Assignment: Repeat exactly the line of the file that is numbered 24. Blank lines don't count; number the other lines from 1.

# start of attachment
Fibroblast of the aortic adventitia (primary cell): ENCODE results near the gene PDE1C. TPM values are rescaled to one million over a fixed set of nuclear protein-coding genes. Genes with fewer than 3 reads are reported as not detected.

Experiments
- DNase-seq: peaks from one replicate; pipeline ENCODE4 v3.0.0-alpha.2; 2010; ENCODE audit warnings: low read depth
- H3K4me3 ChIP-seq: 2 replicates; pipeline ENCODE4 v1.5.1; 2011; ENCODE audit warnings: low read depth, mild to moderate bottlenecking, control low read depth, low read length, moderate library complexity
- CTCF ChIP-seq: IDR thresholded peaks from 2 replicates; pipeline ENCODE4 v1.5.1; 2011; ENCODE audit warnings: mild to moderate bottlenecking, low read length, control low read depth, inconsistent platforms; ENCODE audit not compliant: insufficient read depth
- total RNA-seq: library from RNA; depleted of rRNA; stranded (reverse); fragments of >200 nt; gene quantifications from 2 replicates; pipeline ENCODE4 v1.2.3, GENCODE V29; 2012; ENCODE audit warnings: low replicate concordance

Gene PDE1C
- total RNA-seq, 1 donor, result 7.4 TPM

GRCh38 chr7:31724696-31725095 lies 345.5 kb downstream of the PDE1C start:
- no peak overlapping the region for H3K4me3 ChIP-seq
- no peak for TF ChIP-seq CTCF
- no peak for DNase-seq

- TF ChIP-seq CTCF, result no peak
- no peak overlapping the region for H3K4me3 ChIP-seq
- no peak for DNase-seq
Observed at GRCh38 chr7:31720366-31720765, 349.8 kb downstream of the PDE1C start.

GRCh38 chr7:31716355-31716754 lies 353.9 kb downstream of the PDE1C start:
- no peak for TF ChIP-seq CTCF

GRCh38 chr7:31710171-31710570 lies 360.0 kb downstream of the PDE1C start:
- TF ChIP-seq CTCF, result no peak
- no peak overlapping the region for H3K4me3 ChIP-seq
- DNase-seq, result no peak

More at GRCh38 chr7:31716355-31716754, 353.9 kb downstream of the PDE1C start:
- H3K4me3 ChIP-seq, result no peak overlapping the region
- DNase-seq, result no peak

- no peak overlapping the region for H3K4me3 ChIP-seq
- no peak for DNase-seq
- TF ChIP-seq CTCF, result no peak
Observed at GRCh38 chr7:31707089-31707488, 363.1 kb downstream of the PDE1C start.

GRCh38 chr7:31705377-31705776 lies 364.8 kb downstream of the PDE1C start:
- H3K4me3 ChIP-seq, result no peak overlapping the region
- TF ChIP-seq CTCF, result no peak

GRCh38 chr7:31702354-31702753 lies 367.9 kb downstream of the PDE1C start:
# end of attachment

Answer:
- H3K4me3 ChIP-seq, result no peak overlapping the region